Lakers coach Darvin Ham is a two-time NBA champion. He says nothing has ever been handed to him throughout his life or his career.
So when Golden State Warriors coach Steve Kerr publicly accused Lakers players of flopping during the teams’ Western Conference semifinals series this spring, Ham took it personally.
During an appearance on the “#thisleague UNCUT” podcast earlier this week, Ham compared Kerr’s words to “playing chess, playing poker, whatever you want to call it, guys trying to give themselves any and every chance in every possible way to come out on top of a situation and be victorious.”
When told that Kerr was following the lead of former Chicago Bulls and Lakers coach Phil Jackson, who would often use the media to plant an idea in officials’ heads, Ham responded, “It’s lame as hell.”
A spokesperson for the Warriors told The Times that Kerr had no comment on Ham’s remarks. The Lakers did not immediately respond to follow-up questions for Ham.
During the first four games of the Lakers-Warriors series, L.A. attempted 103 free throws while Golden State was awarded only 48 such shots. Speaking to reporters May 9 after a Game 4 Warriors loss, Kerr said of the Lakers, “I thought they took some flops and were rewarded.”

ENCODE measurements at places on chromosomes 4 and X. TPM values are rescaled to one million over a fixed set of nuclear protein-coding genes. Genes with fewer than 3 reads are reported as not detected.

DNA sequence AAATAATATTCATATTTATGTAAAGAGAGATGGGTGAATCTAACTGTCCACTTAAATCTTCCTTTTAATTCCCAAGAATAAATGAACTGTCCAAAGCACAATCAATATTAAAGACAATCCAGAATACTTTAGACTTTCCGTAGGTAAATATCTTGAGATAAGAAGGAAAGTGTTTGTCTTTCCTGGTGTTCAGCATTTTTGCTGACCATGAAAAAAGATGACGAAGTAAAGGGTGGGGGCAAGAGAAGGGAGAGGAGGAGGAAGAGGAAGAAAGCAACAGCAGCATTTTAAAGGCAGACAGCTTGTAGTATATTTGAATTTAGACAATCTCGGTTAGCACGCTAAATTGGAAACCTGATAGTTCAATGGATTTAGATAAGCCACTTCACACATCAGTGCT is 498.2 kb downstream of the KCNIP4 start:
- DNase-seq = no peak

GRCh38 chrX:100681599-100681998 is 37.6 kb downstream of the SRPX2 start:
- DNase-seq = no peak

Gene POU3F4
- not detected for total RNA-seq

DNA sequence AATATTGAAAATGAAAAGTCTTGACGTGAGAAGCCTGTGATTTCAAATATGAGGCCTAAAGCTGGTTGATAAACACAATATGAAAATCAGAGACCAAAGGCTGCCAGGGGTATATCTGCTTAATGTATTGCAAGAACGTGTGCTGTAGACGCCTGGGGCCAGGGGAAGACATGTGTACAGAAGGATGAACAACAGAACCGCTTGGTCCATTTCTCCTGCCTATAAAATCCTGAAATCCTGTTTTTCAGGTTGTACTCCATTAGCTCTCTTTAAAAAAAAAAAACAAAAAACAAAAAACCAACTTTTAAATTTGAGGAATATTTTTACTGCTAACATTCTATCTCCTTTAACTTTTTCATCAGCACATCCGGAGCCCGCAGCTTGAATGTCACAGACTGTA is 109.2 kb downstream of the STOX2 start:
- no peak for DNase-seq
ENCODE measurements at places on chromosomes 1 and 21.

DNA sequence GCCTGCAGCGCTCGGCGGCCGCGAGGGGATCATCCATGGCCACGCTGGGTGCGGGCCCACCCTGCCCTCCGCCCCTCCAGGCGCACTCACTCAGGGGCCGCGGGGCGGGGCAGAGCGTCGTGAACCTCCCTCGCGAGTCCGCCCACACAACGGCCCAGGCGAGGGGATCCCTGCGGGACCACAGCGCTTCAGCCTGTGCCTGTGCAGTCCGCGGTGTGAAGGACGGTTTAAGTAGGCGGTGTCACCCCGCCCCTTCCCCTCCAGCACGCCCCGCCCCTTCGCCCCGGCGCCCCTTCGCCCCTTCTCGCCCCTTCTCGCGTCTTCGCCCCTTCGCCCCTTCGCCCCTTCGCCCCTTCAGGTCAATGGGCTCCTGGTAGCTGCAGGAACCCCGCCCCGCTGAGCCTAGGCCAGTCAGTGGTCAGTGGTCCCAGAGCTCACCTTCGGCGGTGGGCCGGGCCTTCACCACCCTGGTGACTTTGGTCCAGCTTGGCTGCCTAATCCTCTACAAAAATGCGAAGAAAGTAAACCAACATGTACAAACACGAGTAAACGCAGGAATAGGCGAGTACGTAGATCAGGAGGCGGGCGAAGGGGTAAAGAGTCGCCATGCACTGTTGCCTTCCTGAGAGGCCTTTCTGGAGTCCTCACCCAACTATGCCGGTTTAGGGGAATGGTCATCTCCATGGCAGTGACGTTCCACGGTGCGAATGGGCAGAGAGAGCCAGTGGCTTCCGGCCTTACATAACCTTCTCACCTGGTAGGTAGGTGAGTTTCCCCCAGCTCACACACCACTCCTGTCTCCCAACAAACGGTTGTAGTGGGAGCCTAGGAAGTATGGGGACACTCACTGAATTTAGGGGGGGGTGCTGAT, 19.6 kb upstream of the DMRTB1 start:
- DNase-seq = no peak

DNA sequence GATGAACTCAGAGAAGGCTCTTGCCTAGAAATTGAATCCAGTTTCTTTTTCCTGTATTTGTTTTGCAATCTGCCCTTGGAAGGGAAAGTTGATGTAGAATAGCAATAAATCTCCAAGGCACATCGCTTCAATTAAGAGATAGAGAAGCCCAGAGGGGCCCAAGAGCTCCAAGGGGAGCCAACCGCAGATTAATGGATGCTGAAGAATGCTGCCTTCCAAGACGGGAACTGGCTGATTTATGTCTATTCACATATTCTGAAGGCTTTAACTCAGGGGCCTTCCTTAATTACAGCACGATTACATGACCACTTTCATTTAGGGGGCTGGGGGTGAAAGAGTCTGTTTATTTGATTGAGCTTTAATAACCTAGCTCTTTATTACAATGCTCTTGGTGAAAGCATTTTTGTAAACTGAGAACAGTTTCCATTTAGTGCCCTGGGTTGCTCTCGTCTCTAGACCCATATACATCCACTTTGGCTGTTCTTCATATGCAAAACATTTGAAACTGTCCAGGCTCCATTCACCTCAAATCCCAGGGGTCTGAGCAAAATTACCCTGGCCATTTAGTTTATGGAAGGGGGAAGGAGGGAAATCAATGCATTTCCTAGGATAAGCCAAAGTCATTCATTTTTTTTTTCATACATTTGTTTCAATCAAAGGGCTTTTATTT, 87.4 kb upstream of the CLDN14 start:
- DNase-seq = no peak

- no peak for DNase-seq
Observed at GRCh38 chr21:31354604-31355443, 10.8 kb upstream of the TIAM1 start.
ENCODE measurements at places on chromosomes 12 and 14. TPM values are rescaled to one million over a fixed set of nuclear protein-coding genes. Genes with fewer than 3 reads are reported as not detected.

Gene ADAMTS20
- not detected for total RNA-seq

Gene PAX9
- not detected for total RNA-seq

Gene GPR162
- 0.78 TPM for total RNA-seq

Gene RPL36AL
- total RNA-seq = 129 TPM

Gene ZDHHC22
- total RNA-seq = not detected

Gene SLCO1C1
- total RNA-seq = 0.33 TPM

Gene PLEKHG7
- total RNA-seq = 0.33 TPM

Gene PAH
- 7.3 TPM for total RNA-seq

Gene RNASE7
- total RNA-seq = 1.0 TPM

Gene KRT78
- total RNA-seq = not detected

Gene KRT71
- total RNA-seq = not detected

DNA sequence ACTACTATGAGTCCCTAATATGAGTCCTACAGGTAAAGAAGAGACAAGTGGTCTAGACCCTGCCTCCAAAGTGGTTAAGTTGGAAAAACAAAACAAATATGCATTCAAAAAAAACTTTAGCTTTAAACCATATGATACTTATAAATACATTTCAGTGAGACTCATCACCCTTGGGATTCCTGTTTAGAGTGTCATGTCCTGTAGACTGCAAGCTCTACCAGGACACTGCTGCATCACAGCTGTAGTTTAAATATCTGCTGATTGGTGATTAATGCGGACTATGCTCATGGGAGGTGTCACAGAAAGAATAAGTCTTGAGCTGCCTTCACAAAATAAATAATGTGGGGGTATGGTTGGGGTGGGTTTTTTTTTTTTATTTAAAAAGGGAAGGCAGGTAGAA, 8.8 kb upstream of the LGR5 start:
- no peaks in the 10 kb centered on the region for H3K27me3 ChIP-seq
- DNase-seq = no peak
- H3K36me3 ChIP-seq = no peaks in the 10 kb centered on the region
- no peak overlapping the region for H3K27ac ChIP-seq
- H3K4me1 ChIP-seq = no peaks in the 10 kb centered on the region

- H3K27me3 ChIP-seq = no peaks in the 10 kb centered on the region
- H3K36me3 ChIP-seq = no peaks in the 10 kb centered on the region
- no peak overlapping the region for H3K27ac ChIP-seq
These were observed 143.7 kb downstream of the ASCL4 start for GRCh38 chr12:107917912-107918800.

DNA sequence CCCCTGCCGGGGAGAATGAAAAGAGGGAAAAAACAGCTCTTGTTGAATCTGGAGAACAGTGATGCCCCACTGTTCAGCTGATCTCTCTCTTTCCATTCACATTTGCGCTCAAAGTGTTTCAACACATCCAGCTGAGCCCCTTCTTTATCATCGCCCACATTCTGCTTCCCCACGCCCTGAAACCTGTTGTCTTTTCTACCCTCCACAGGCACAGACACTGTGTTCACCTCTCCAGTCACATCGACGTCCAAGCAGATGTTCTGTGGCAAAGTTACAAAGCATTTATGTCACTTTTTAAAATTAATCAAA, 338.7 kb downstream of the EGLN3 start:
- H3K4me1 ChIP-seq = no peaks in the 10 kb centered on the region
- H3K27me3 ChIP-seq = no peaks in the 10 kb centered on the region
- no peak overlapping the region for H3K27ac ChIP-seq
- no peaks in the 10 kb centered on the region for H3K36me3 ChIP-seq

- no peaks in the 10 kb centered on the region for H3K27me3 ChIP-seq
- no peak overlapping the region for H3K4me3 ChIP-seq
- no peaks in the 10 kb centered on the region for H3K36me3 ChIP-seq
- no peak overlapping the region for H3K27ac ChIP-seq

He doubled down the next day, telling media members he was issuing a “personal plea to the NBA.”
“I think we can do better in terms of cleaning up the flopping,” he said. “In the meantime, I give the Lakers credit for the plays that they’ve been able to sell.”
A day later in Game 5, the Lakers and Warriors each attempted 15 free throws.
“We play a physical brand of basketball. We don’t teach flopping, we don’t teach head-snaps,” Ham said that day. “You see Bron, he’s got a thousand scratches on his arms, same with AD, same with Austin Reaves, same with Lonnie Walker. It’s unfortunate that it comes to that, but we hadn’t done it all year, and we’re damn sure not going to start now, looking for a third party to dive in and help us.”
Two nights later, the Lakers clinched the series win. More than two months after the fact, though, Ham is still clearly annoyed with Kerr’s comments.
“When I’m hearing different sound bites and I’m seeing the game within the game being played in the media and all that, I don’t f— with it. I don’t want nothing to do with it,” Ham said on the podcast. “I’m sorry, excuse my language, but nothing came easy for me, you know, in terms of crossing the Ts and dotting the I’s and within my career whether I was a player or coaching. …
“I’ll be damned if I let someone else try to manipulate the way we approach our game, the competitiveness in which we come with, like we’re trying to disguise and try to pull the wool over someone’s eyes. No, we’re coming out, we’re playing smash-mouth basketball. That’s the way we teach it, that’s the way we preach it and that’s the way we’re going to execute it when the lights come on.”